Political Rewind: Where does Georgia stand on the promise of freedom as we commemorate Juneteenth?
Gavin Godfrey — Editor, Capital B
Tiffany Williams Roberts — Public Policy Director, Southern Center for Human Rights
Dr. Kurt B. Young — Department Chair, Clark Atlanta University Department of Political Science
Jim Galloway — Former political columnist, The Atlanta Journal-Constitution
1. The history of Juneteenth goes back before the Emancipation Proclamation
- In his 1852 speech "What to the Slave Is the Fourth of July", Fredrick Douglass asks what freedom in America means to those who are enslaved.
- Lincoln chose to frame the Civil War as a fight to free enslaved people after needing justification to continue the war.
- Gavin Godfrey says the feeling of being out of the "American citizen loop" is still present in Black Americans.
- Tiffany Williams Roberts refers to promises made to Black Americans are "quickly rescinded" and "short-lived".
- In 1864 Union General William T. Sherman marched from Atlanta to Savannah, and enslaved people followed him.
- According to Jim Galloway, Sherman pulled up bridges to escape the formerly enslaved people following him and they drowned near the Savannah river.
2. What is the significance of Juneteenth?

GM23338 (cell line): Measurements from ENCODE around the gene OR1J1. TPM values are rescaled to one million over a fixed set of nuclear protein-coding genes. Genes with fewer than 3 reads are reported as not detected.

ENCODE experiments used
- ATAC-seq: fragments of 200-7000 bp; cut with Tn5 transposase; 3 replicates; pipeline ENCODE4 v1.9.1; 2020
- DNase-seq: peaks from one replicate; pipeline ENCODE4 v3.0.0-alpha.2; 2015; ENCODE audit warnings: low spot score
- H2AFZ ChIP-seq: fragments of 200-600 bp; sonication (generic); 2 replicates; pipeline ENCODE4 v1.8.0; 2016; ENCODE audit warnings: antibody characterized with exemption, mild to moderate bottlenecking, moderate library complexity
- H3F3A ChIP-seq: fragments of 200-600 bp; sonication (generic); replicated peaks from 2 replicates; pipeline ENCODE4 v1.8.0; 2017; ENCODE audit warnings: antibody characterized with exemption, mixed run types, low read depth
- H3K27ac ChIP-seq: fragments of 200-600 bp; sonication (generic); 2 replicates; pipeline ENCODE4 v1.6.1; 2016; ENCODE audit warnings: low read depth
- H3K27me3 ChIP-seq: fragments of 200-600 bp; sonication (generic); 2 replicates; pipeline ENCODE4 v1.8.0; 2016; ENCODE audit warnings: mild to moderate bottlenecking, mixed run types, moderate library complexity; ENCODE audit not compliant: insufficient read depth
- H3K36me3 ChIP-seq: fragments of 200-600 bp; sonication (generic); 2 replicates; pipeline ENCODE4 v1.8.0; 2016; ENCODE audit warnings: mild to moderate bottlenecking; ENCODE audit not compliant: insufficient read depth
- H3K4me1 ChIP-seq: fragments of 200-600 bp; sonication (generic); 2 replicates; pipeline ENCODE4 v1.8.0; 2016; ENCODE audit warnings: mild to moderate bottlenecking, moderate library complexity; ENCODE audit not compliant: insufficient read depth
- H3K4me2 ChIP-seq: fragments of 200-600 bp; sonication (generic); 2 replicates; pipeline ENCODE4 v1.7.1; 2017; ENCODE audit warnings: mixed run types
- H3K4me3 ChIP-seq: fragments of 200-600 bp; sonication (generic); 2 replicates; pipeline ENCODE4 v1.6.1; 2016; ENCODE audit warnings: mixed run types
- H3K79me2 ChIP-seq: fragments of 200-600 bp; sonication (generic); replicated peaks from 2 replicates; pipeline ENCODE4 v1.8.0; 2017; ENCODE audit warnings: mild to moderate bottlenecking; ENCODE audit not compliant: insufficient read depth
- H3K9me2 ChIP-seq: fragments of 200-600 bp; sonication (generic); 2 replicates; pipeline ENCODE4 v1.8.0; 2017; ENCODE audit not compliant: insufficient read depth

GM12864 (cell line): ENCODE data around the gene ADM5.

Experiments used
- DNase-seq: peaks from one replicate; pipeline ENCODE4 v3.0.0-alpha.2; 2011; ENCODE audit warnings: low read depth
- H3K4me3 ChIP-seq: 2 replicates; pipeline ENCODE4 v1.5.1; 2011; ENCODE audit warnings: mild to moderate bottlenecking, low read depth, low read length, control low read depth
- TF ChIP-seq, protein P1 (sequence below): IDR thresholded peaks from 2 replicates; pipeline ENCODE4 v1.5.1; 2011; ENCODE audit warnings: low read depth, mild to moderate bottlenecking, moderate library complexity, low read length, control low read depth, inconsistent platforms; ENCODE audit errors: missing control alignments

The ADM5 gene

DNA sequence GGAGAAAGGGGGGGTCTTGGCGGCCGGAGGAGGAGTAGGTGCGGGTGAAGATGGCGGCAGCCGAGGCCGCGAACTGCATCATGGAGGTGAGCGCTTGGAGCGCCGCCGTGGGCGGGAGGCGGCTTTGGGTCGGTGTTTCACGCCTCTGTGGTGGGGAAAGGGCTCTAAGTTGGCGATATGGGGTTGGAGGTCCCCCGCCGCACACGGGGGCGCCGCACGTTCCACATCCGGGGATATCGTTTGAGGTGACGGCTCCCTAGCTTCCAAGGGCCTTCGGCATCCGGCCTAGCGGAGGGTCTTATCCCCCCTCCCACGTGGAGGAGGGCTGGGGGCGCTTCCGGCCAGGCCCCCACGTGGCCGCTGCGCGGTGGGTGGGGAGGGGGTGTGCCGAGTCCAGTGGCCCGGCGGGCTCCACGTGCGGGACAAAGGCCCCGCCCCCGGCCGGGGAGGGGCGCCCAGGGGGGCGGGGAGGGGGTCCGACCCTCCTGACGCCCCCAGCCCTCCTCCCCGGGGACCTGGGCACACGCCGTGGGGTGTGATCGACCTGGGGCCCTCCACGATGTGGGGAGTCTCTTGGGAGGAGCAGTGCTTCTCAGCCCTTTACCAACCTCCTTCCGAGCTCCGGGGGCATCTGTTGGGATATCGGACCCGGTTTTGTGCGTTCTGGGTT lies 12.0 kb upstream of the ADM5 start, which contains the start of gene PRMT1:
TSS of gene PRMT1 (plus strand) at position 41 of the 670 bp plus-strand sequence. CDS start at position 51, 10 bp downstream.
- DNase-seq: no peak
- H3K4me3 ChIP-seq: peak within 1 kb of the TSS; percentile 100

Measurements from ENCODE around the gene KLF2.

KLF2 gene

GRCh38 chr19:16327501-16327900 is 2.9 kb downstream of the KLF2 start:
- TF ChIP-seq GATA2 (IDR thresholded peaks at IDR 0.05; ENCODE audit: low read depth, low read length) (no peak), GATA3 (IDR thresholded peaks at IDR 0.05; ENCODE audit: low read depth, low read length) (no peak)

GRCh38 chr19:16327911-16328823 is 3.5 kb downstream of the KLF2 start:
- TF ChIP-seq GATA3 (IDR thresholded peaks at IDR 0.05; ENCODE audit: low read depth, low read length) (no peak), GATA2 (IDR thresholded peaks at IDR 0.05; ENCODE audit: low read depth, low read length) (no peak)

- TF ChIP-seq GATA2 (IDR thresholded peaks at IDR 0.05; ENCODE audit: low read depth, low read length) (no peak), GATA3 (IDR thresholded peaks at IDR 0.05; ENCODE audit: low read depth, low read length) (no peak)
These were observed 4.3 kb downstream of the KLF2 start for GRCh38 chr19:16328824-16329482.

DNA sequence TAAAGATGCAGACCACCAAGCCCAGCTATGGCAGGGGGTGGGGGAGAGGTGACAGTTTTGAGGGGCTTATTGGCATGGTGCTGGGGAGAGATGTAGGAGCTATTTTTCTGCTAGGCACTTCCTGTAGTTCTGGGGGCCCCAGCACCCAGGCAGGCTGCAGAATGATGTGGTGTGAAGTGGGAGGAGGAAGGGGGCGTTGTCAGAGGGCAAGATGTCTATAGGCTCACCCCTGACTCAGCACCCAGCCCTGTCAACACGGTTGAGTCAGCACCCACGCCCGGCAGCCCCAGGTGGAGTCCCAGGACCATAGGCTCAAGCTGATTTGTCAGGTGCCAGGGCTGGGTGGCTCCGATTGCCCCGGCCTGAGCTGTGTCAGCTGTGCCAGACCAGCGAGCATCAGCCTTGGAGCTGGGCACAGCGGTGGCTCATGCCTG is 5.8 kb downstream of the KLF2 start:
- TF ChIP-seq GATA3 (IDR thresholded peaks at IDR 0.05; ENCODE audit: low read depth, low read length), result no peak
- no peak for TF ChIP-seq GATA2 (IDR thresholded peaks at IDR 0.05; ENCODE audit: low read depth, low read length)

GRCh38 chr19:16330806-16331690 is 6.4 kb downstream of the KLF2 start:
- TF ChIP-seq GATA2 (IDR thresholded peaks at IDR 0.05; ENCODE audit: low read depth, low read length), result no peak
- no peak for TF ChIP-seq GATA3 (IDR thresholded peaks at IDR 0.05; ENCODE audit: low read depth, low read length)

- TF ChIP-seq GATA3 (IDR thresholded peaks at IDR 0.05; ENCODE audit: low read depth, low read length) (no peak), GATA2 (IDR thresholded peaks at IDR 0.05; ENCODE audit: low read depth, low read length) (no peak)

- Jim Galloway says the state legislature acknowledging Juneteenth is a recognition of slavery as a reason for the Civil War, which is still divisive in Georgia. He also says that Reconstruction is the least-taught era of the state's history because we don't want to face that history.
- To Dr. Young Juneteenth is not a day of celebration, but a remembrance. He would invite others who want to participate to spend time reflecting on the day.
- Tiffany Williams Roberts notes that Juneteenth commemorates the need for white Georgians to confront difficult truths, like the rebellion at Igbo landing or the history of The Wanderer.
3. Contemporary Georgia has politicized the issue
- Juneteenth was made a state holiday six months after Georgia passed a resolution on the teaching of race, saying “the state of Georgia is not a racist state.”
- Jim Galloway notes that race is central to Georgia's history, from slavery, to Plessy v. Ferguson, from the 1906 Atlanta riots to the rise of the second Ku Klux Klan's on Stone Mountain.
- More recently, Cecelia Lewis was pushed out of a teaching administration jobs in Cherokee and Cobb counties after crowds of parents accused her of bringing "critical race theory" to their childrens' schools.
4. What's next for Georgia
- Godfrey said the incredibly steep cost of reactive progress in Black lives makes it hard to celebrate.
- Williams felt optimistic as she continues to organize communities with the hopes of making meaningful change.
- Dr. Young also felt optimistic, saying there was certainly a long history of African American struggle and progress, from slavery to Jim Crow to the elections of Barack Obama and Kamala Harris, but violence and conflict come with every bit of progress that Black communities make.
Monday on Political Rewind:
The AJC's Patricia Murphy joins the panel.